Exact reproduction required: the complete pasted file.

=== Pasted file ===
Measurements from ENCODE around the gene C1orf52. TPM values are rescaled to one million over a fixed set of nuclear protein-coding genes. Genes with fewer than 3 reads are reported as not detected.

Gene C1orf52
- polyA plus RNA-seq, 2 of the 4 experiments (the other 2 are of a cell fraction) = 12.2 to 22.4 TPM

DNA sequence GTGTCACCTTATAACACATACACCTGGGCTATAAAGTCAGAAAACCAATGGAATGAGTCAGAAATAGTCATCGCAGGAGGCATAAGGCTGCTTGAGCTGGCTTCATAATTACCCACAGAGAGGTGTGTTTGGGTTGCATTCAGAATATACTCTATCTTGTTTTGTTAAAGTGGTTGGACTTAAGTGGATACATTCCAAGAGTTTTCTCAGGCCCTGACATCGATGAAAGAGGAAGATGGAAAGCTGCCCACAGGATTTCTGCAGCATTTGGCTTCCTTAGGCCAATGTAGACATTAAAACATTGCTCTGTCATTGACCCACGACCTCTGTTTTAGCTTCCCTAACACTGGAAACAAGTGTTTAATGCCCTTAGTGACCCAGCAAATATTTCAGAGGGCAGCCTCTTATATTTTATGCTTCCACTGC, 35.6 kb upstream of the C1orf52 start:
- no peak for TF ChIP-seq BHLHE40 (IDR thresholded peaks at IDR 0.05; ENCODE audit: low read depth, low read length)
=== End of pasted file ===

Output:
Measurements from ENCODE around the gene C1orf52. TPM values are rescaled to one million over a fixed set of nuclear protein-coding genes. Genes with fewer than 3 reads are reported as not detected.

Gene C1orf52
- polyA plus RNA-seq, 2 of the 4 experiments (the other 2 are of a cell fraction) = 12.2 to 22.4 TPM

DNA sequence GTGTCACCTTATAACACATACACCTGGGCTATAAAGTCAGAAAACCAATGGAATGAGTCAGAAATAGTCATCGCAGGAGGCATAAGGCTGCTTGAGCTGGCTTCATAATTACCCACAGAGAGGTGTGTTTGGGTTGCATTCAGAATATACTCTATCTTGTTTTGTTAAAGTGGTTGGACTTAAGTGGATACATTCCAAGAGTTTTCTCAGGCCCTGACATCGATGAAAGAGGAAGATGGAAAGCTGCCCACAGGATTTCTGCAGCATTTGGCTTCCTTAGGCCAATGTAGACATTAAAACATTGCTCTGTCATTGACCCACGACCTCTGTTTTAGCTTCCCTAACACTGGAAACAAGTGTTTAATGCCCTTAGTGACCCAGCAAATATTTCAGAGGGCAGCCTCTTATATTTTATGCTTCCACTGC, 35.6 kb upstream of the C1orf52 start:
- no peak for TF ChIP-seq BHLHE40 (IDR thresholded peaks at IDR 0.05; ENCODE audit: low read depth, low read length)